While we’re on the subject of bass… the Ethos is a bass bully. This is fun, fat bass that rocks. And that bass dial is there to give you more if you want it, up to 10dB more… which is heaps. Stick on a percussion or acoustic bass track, such as any on Mino Cinelu’s self-titled CD and be prepared to be walloped with bass drums that are big and bold that, although not the last word in transient attack, have surprising depth and power. Ditto with the Renaud Garcia-Fons Trio’s Arcoluz CD. Garcia-Fons is a virtuosic bass maestro who bows, plucks and pulls on strings to create soundscapes that could pass for a number of instruments other than the acoustic bass. The Ethos delivered bass aplenty in a textured and muscular way that had my room shaking. But the bass lagged just a tad in terms of overall speed and definition when compared to that glorious electrostatic panel—albeit to a far lesser extent than in the previous generations I’ve heard. Especially in the lower bass where there was plenty of oomph belying the 37Hz spec (it felt far deeper) but utter detail and resolution was a rung or two below the upper bass… never mind the electrostat.
And oh yes, that electrostatic panel is a cracker. Put on a vocal track, be it the Waifs’ splendid sisters’ ethereal voices or Chris Jones’ cigarette and whisky-stained tone and the Ethos rewards with a life-like presence that stuns. And not just voices but also instruments sound incredibly real, which I put down to the MartinLogan panels’ utterly accurate timbre, overall balanced tonality and exact resolution. There is a silence between the notes and a lightningfast reaction to musical signals that starkly defines transients and carries musical ebb and flow. And this also translates to an ease and effortlessness that is always enjoyable and never, ever, brash or bright. The Ethos is smooth and natural to a fault.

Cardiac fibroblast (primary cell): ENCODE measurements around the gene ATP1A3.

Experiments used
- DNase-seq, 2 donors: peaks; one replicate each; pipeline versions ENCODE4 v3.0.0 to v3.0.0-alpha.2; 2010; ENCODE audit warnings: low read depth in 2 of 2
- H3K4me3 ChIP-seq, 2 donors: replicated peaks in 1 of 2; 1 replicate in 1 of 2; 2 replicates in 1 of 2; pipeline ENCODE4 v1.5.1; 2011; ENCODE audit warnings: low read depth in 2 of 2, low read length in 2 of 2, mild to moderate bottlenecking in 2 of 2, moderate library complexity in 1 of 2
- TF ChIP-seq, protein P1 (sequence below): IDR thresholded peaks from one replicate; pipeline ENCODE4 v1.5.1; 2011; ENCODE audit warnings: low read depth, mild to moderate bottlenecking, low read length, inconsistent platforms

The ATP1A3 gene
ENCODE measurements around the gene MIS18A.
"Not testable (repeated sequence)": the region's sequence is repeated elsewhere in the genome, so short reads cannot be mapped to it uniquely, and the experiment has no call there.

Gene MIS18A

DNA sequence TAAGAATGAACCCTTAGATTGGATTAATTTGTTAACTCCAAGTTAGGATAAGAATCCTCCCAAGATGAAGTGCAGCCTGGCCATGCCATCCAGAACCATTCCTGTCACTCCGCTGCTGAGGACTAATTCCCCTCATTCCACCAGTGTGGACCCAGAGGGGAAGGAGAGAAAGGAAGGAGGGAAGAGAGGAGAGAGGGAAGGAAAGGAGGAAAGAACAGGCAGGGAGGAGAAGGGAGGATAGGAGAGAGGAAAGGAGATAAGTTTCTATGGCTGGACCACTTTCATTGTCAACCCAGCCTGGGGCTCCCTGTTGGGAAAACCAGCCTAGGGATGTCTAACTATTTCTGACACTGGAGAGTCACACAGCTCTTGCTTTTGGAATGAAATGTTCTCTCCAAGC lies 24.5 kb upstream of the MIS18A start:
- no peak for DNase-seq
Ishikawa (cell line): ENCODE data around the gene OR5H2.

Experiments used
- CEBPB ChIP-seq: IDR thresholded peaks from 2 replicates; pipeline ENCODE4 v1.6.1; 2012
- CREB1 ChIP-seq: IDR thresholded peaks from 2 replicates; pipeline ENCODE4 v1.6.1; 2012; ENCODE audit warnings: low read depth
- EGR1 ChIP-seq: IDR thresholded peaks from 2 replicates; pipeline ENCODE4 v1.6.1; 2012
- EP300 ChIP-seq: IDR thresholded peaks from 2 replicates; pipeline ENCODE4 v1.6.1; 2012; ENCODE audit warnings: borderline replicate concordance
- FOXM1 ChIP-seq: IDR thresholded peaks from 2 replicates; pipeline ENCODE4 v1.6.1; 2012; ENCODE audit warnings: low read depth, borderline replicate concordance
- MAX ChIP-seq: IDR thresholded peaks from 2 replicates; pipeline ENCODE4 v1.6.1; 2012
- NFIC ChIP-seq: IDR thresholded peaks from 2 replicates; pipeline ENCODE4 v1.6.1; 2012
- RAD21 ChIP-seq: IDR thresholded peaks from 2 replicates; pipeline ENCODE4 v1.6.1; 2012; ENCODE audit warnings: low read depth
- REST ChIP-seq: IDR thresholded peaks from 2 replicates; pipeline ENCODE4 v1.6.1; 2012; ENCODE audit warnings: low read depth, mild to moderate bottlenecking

Notably, the soundstage the speakers can throw is well outside the speakers laterally, is cavernously deep, and with a wide sweet spot, all correlating to the intelligent curvilinear design. Even more surprising however is the Ethos’s ability to focus quite competently—if not extraordinarily—images within the large soundstage; a trait that electrostatic designs haven’t been traditionally strong at.
Bells, cymbals and all manner of top-end musical content were beautifully rendered. To varying degrees, some speakers tend to exaggerate the extension of the top octaves to create a slightly artificial sense of ambience and ‘air’; not the Ethos. High frequencies are delicate, fast and utterly natural.
MartinLogan’s concerted efforts in introducing novel technologies have paid off in terms of addressing the electrostatic design’s various inherent Achilles’ heels. For starters, the speaker certainly excels at explosive bass crescendos; the ample in-built power and high-quality dynamic drivers (and passive radiators) see to that. The panel is not the equal of the bass section in explosiveness but it is par with dynamic-design speakers in its price range. My impression is that great looks, advanced engineering, beautiful fabrication by craftspeople in the US, reasonably priced and musically beguiling would be an accurate description of MartinLogan’s Ethos speakers. Over what felt like an all-too-short stay in my listening room (deadlines were pressing) the Ethos had me listening to a hell-of-a-lot of music. And frankly, that’s what this is all about, right? Enthusiastically endorsed.
MARTINLOGAN ETHOS Loudspeakers
Category: Floorstanding Electrostatic Hybrid Loudspeakers
Warranty: One Year
- Superb sound
- Extremely pleasing looks
- Outstanding design
- Brilliant build
- Bass can be tailored
- Low bass not the ultimate in definition